Dr. Woodrow, doctoral student Cameron Ball and other bioengineers in Dr. Woodrow’s lab have discovered a faster way to deliver a topical drug that can protect women from contracting HIV. The researchers created a fiber material embedded with the drug through a process called electrospinning that quickly dissolves and releases a potent antiretroviral drug, maraviroc, when it comes into contact with moisture.
The researchers discovered in 2012 that electrospun fabric has the ability to release drugs, potentially offering a way to protect women against HIV and pregnancy. Their new findings build upon their previous work and show that the material can hold a significantly higher level of medicine than other anti-HIV platforms currently in development.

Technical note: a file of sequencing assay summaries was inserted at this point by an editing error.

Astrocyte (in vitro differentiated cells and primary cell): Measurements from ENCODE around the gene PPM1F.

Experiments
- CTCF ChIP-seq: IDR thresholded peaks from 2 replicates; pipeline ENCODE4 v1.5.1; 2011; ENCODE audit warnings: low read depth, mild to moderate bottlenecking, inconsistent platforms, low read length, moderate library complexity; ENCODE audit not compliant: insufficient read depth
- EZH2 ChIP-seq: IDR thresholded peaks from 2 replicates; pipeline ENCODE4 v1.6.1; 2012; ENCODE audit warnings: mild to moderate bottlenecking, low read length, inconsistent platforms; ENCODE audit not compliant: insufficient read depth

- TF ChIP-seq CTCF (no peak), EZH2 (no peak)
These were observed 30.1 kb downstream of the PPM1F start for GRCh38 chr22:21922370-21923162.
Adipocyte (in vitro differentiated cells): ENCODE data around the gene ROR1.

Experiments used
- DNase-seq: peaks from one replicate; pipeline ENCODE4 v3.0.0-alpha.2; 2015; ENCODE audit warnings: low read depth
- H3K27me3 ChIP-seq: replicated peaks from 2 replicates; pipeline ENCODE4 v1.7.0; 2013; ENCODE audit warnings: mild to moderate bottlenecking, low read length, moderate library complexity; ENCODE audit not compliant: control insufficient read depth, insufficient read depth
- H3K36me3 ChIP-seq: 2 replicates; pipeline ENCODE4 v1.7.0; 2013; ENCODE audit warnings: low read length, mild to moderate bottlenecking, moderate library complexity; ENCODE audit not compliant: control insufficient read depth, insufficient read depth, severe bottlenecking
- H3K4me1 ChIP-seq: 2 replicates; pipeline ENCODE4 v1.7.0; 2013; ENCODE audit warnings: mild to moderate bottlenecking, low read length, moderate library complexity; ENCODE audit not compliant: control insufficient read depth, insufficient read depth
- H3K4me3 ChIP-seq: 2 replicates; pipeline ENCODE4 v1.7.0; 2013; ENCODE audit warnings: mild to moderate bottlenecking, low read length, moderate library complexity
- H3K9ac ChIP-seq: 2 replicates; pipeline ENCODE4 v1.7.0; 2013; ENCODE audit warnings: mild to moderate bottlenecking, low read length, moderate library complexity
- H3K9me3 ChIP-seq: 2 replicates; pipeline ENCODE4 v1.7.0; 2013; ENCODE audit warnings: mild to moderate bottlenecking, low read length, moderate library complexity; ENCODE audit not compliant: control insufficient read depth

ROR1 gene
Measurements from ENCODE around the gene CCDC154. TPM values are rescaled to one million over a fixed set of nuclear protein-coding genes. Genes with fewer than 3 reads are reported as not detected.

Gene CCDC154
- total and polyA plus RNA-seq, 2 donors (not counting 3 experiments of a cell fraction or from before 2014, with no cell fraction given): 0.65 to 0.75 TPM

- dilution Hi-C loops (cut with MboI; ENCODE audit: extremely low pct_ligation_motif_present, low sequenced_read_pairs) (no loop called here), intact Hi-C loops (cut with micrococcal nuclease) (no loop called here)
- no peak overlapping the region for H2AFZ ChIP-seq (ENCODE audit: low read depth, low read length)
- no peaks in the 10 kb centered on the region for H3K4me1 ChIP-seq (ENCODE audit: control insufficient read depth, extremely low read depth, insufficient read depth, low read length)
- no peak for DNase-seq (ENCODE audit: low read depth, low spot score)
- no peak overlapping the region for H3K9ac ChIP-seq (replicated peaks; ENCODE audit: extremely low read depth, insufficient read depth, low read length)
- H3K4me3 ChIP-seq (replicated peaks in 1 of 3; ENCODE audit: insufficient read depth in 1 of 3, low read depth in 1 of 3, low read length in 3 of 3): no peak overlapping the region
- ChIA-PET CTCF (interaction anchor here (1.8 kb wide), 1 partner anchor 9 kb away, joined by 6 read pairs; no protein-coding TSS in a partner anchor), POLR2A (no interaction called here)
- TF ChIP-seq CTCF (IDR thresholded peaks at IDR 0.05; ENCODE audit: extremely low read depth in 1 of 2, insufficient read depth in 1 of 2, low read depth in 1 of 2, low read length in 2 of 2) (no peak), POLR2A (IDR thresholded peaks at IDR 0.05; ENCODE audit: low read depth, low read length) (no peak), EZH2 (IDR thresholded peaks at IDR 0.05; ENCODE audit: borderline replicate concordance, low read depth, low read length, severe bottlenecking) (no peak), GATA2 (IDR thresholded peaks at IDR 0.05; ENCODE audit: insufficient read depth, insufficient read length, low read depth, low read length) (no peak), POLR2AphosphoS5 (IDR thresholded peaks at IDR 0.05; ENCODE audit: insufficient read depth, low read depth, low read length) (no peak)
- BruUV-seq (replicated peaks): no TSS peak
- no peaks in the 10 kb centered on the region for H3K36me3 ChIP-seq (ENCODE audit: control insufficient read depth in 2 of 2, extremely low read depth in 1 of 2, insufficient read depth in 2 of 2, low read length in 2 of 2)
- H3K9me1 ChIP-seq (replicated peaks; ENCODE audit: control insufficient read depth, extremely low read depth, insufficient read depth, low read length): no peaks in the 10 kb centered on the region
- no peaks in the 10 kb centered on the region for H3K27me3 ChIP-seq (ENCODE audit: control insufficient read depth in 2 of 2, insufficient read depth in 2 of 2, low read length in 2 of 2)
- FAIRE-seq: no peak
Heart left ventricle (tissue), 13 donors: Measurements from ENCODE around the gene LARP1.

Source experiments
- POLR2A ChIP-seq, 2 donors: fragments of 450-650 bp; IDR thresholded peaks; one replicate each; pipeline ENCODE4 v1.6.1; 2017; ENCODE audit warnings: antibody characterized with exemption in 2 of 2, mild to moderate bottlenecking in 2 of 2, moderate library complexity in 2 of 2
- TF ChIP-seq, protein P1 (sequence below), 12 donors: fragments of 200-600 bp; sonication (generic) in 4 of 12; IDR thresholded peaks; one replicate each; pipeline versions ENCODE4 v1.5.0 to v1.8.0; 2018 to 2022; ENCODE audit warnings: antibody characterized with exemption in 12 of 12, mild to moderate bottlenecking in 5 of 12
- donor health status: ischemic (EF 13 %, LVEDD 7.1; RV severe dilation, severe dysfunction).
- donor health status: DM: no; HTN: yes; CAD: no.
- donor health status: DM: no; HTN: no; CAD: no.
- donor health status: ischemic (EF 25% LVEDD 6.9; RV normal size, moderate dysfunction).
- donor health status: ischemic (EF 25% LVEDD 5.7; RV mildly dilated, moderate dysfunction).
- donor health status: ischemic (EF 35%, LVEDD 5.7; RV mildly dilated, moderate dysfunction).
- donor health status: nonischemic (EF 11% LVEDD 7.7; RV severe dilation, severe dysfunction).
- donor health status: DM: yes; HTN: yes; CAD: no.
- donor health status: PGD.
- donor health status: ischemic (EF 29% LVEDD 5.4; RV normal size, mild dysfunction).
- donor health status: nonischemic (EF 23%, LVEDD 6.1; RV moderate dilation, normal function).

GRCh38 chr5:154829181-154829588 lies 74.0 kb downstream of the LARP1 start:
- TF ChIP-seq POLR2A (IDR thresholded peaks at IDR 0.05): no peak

The researchers suggest that their material works more quickly, is more potent and easier to use than other anti-HIV microbicides currently in development. Gels, films and tablets either work too slowly or deliver too low a drug dose to be optimally effective.
The researchers’ work was published in the August issue of Antimicrobial Agents and Chemotherapy; it was also released in an online advanced issue, featured in an earlier post on the UW Bioengineering website.